Katie Pinke / Agweek Publisher
If you've lived through trauma and tragedy, you know how drastically life can change in an instant. On Dec. 27, our son, Hunter, was in a skiing accident in Keystone, Colo. As of "right now" or "today," as Hunter says, he's paralyzed. The day-to-day feels dark, but we keep going. We hang on to hints of hope — the glimpses of light that reveal the path forward. Hunter is the most faithful man I know, and I am honored to journey alongside him.
For a few years, I decorated a bathroom in our home with cow art, a variety of prints and pictures I loved. My husband said to a cattleman friend once to our home, "Those are the only cows we're buying," pointing towards the bathroom. My non-livestock raising husband has always known though that our youngest daughter, Anika, age 10, has other plans.
It is finished. Corn harvest wrapped on my parent's farm and I was there to watch the final passes. For those involved in agriculture, you know the relief of finishing harvest in 2019 or the anxiousness for the many who will wait it out until spring before they can finish harvesting because of crop conditions. I ventured out to the cornfield on Dec. 18, 2019, to ride along for the final passes of corn harvest simply as a celebratory cheerleader.
What if you had the opportunity to plan a five-night, 3,000-mile road trip? Would you go? What if you had three days before you needed to depart and it was a holiday weekend? In life, we have little moments to stay back or go. We can play it safe or jump into the unknown. A few weeks ago, my husband, daughters and I went on a 3,213-mile journey from North Dakota to southern Louisiana and back again.
When I feel the pressures of creating more or the feelings that others around me have their Christmas season plans more organized, kids' program outfits planned, gifts purchased and wrapped, homes perfectly decorated and holiday baking complete, I pause. I used to push forward and try to buy, decorate, bake and host more. And when those feelings of "Christmas is overwhelming" still find their way of gripping me, I let myself think back to Christmas Eve 1993, one of my favorite Christmas memories.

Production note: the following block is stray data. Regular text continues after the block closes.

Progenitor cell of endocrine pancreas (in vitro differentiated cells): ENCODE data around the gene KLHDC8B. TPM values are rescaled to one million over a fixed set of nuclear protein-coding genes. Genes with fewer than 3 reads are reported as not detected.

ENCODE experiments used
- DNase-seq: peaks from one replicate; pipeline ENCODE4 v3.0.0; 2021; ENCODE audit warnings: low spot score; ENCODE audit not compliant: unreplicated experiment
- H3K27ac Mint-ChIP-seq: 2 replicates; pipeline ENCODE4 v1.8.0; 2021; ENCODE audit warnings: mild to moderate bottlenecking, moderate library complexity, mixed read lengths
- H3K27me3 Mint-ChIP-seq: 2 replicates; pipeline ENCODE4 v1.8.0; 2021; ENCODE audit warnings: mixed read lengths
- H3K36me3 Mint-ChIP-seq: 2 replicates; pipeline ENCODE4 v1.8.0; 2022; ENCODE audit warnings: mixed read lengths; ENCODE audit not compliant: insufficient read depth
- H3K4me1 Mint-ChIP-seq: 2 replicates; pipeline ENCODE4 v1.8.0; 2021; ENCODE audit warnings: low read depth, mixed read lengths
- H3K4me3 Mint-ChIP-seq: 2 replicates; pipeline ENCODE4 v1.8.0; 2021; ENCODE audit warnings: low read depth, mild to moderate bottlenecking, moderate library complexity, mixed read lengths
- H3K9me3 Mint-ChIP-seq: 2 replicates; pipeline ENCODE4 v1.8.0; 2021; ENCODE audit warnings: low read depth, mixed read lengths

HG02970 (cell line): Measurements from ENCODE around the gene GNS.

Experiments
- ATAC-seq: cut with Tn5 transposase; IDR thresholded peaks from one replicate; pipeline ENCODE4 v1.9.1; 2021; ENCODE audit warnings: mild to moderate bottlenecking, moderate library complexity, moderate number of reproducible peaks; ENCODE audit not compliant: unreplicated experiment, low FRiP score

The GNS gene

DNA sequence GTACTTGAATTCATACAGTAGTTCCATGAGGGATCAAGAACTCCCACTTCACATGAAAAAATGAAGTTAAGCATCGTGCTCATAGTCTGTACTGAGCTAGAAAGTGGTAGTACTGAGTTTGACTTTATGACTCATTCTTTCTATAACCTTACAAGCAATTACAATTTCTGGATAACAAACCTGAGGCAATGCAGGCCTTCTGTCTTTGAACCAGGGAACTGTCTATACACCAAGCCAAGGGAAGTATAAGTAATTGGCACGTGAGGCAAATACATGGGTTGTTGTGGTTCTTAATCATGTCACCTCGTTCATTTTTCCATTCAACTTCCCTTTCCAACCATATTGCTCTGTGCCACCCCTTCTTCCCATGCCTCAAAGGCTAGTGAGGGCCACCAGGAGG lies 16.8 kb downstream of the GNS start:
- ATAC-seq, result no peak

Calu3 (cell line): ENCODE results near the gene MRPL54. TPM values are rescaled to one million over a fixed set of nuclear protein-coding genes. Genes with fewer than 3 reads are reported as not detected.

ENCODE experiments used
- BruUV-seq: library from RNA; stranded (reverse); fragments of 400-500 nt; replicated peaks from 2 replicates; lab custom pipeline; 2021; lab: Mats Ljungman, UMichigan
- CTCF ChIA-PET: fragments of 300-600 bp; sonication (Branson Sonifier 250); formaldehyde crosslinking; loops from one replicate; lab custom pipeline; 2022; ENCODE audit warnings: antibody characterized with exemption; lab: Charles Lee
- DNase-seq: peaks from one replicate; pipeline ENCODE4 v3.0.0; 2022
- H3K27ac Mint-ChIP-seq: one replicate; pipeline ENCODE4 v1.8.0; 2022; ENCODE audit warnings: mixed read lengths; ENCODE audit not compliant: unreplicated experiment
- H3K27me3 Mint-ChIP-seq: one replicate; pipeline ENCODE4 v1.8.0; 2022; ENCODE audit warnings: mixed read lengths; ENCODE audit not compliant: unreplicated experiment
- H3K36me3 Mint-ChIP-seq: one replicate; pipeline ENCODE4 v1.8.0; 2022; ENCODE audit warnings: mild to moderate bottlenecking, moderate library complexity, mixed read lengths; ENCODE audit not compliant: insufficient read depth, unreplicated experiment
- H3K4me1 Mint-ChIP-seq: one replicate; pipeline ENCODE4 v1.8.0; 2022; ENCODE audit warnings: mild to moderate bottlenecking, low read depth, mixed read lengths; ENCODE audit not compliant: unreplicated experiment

I had lined up a few farmers to do combine ride-alongs this fall. I wanted to follow up on an earlier column from this fall to ride along in farmers' buddy seats and encourage others to participate in the #buddyseatchallenge. But with the unpredictable fall weather and late harvest, nothing was working out for us to get into the field. Farmers weren't in the fields or if they were, they were troubled with difficult conditions, not ready for an interview while operating their combine.
Have you started Christmas shopping? According to the National Retail Federation, we're in for historic holiday sales and spending, with about a 4% increase from last year and creating a possible $730 billion in sales. Living rural and knowing farm income is at least 50% less than what was just six years ago, I see and know small, independent businesses need our support this holiday season and year-round. Farmers and agri-business drive our economies, whether you live in a big town or rural area.
"Welcome! Welcome! Live your dream. I hope your boys are living their dreams. My son is living his dream today." The words flowed out of the exuberant opposing team fan as he walked toward my husband and me along with fellow University of North Dakota football parents with us. We had taken an Uber ride from our hotel in Odgen, Utah, to watch our sons play in a Saturday afternoon game at Weber State University.
This fall, I've frequently driven by a rural church with a sign up that says "See the good in all things." At the beginning of the month, I ventured on a northeast North Dakota road trip to two growers who were held up by rain, snow and ice. Despite the harvest woes, I was reminded of some good. Randy Schaley grows soybeans, pinto beans and spring wheat in Nelson County. This fall brought him 11 inches of rain, followed by 20 inches of snow, bringing his harvest to a halt. We walked an unharvested pinto bean field together.
Miss Montana USA 2020, Merissa Underwood, created a social media firestorm over the past week as she took on her platform to address what she believes is a correlation of animal agriculture negatively impacting climate change.